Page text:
It is learned that Kawasaki’s system will either warn the rider or engage automated braking if it senses an imminent collision. In their patent filing, the system utilizes a front and rear radar detector. In turn, the radars control the brakes and throttle.

The front radar will scan the road ahead and apply the brakes if there are hazards. The rear radar, on the other hand, will detect fast approaching vehicles and alert the rider to take evasive action.

Kawasaki isn’t the first maker to develop a radar system.

Suzuki is working on equipping their bikes with radar reflectors to make them more visible to radars in other vehicles. Whereas Honda may equip the next Gold Wing with automated braking. All 2020 Ducatis will have front and rear radars in addition to cornering ABS. KTMs will feature adaptive cruise control and blind spot awareness system by 2021.

Vehicle radar technology isn’t merely experimental, as all new European-made cars are mandated to be fixed with automated or emergency braking systems in 2020. The decision follows joint studies by European NCAP and Australasian NCAP that automated brakes can reduce collisions by 38%.

So yes, bikes will definitely be equipped with radars soon.

  • Suzuki mungkin akan melengkapkan lebih banyak pemantul radar pada model mereka yang akan datang.
  • Ini menjadikan motosikal lebih mudah dikesan oleh radar pada kenderaan berautonomi.
  • Ducati dan KTM juga dalam usaha melengkapkan radar pada motosikal mereka.


  • Suzuki may fit more radar reflectors on their future models.

  • It makes the bike more visible to radars on autonomous vehicles.

  • Ducati and KTM are working on fitting radar to their bikes.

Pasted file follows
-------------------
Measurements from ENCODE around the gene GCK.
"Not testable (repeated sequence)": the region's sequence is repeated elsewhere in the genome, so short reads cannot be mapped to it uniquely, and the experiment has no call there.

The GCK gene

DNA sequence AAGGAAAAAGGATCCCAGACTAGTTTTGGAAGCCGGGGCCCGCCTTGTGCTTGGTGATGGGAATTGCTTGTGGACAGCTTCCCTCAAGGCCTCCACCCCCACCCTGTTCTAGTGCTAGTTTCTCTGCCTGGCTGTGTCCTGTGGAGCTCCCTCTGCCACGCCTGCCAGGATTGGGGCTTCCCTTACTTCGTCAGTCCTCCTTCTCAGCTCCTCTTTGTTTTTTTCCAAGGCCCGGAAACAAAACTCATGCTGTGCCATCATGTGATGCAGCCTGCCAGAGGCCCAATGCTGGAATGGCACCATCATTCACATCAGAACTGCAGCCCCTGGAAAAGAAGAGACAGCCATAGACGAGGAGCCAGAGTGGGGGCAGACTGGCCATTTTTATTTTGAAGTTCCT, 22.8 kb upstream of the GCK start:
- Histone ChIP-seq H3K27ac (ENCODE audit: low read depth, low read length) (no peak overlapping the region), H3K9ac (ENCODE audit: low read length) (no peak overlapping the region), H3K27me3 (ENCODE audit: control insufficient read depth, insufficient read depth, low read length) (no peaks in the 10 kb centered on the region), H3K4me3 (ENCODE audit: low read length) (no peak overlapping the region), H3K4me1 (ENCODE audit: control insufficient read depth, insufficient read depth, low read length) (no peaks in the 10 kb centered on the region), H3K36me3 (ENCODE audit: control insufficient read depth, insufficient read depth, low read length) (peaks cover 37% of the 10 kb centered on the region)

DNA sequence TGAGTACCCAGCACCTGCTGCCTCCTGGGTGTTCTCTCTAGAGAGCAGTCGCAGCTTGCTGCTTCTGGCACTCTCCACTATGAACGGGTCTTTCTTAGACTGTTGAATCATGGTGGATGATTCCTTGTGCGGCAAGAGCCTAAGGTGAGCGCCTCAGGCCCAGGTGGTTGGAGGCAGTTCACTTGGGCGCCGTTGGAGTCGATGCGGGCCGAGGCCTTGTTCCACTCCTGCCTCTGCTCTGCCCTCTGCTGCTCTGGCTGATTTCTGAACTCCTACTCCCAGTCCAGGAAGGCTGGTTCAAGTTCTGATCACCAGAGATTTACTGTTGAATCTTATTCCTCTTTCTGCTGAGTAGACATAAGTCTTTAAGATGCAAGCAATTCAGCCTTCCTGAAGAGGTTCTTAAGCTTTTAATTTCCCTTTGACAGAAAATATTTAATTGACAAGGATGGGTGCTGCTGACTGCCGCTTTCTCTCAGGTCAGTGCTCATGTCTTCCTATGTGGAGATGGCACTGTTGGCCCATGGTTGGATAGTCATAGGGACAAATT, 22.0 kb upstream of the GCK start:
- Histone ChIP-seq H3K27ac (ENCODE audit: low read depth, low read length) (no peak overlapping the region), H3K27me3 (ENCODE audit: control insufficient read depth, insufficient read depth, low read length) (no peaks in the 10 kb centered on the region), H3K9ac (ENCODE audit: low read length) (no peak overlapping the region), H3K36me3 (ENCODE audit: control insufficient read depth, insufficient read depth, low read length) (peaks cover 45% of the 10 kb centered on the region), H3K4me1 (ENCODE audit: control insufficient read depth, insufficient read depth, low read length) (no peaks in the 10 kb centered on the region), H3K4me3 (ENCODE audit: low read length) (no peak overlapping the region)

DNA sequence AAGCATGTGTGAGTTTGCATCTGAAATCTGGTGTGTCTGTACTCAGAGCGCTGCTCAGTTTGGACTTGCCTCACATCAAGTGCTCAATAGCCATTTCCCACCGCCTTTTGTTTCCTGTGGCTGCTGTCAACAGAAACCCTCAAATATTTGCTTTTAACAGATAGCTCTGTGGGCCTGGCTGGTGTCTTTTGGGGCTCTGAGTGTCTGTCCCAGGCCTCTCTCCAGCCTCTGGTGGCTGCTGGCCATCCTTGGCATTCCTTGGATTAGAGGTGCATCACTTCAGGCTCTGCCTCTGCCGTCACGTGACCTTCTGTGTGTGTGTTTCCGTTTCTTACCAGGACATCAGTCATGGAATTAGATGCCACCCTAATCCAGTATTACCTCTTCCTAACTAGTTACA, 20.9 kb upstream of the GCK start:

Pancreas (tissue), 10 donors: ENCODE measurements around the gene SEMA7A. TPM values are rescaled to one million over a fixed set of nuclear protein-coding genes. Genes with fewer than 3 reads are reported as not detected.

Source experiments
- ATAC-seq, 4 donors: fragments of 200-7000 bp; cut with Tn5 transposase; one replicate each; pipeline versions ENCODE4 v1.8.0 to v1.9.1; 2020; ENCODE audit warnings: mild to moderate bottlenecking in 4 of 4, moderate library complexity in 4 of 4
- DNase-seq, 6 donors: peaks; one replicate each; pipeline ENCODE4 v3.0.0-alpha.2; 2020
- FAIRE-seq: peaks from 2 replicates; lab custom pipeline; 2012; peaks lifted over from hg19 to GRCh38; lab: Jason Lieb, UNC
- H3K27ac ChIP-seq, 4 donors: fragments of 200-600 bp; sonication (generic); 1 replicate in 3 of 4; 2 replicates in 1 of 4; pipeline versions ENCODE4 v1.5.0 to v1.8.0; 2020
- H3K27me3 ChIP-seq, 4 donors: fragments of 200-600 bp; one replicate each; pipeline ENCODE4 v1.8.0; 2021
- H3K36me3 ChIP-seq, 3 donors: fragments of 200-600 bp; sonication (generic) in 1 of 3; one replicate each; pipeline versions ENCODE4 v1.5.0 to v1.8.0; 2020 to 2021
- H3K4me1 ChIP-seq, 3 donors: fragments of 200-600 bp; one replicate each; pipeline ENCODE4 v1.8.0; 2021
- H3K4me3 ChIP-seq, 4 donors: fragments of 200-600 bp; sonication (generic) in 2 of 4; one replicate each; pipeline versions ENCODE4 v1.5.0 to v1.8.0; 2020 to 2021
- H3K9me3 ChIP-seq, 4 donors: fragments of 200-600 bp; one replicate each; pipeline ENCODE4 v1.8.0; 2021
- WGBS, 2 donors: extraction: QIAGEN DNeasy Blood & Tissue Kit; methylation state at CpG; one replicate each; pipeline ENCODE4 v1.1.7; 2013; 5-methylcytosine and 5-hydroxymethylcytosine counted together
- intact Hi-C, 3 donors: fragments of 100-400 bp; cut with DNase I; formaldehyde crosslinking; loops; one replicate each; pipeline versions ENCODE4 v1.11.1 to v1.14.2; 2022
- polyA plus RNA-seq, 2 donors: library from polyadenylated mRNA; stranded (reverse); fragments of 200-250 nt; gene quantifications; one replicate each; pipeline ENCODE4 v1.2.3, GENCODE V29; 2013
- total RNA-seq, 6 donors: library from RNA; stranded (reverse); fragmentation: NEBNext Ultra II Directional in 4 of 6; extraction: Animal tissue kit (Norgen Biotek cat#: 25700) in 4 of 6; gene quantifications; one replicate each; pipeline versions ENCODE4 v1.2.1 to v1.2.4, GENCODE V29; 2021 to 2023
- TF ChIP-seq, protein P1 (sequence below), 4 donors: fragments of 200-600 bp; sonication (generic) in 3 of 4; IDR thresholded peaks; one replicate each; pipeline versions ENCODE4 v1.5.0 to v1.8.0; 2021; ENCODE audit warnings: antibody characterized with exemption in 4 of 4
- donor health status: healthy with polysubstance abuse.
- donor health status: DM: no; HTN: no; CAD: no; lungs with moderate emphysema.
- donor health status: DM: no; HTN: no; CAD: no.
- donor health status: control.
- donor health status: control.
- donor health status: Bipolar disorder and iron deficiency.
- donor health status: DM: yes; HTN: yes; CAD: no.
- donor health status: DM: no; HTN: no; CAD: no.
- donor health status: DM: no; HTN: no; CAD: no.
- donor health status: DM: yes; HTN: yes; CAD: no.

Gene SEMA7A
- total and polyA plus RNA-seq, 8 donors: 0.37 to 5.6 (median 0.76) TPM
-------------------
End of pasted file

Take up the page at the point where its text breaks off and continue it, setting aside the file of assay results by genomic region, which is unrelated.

Do you know that autonomous cars are already in the market now? That’s why Suzuki wants their future motorcycles to be more visible to radar, reports Australian Motorcycle News.

An “autonomous car” means it “self-drives.” It drives without the driver touching the steering wheel and brake pedal. As in the case of a Volvo XC70 we rode in, the car identifies the road and other vehicles. It automatically steered through long corners and slowed down or brake when there is another vehicle in front.

However, motorcycles provide the biggest challenge. Bikes have much smaller cross sections and are much nimbler than your average family car. Consequently, the radars fitted to autonomous cars may find motorcycles harder to pick up.

This is why Suzuki wants to fit more radar reflectors on their bikes. It’s the opposite of stealth fighter jets that work on the principle of deflecting and/or absorbing radar waves. (Doesn’t sound good for speeders, though.)

These deflectors are something like “stick on” solutions, instead of being powered.

Suzuki isn’t the only manufacturer working on radar solutions. Ducati promised a radar-equipped model in 2020, while KTM is also working on one. Vehicle electronics component maker Bosch is reportedly working on an “off-the-shelve” solution for front and rear radar system.

Source: Australian Motorcycle News